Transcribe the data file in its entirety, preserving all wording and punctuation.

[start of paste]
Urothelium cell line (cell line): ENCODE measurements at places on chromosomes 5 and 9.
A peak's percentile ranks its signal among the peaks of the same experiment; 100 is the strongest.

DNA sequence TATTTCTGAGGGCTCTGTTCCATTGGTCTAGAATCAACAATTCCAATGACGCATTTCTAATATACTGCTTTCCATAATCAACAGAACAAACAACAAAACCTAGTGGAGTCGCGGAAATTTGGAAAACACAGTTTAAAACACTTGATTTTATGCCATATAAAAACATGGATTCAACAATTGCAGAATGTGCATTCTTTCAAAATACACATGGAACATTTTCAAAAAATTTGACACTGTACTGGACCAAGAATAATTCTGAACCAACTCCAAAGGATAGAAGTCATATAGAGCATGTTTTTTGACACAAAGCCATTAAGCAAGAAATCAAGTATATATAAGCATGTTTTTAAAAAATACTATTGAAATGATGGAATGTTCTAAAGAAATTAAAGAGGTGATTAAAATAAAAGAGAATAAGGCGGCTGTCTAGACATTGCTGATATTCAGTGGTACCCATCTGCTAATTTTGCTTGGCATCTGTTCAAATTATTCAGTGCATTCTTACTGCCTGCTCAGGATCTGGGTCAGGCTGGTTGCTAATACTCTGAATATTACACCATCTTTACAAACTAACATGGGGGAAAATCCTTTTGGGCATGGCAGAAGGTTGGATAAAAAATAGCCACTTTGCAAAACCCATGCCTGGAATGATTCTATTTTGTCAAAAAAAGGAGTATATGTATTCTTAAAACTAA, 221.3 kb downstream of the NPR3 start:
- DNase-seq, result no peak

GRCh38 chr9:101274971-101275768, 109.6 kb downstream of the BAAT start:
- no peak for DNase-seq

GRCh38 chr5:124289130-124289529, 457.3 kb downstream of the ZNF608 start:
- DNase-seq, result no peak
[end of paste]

Urothelium cell line (cell line): ENCODE measurements at places on chromosomes 5 and 9.
A peak's percentile ranks its signal among the peaks of the same experiment; 100 is the strongest.

DNA sequence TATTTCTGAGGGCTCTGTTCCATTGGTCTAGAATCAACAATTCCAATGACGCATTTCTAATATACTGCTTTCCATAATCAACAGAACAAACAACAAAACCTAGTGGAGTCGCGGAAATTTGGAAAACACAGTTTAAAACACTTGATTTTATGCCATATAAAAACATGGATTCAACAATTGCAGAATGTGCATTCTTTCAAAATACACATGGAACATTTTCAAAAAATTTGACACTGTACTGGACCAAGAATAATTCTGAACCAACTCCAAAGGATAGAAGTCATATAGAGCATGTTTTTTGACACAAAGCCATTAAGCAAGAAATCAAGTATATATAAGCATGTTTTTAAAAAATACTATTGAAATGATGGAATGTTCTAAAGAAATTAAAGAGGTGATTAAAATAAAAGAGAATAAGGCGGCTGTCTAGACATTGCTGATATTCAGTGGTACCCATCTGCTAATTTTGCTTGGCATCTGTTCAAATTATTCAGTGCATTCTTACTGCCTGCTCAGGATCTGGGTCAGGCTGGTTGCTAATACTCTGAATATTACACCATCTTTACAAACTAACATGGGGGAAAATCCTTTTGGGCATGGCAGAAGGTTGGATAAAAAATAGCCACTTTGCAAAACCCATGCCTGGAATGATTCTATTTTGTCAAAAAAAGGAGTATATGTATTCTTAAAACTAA, 221.3 kb downstream of the NPR3 start:
- DNase-seq, result no peak

GRCh38 chr9:101274971-101275768, 109.6 kb downstream of the BAAT start:
- no peak for DNase-seq

GRCh38 chr5:124289130-124289529, 457.3 kb downstream of the ZNF608 start:
- DNase-seq, result no peak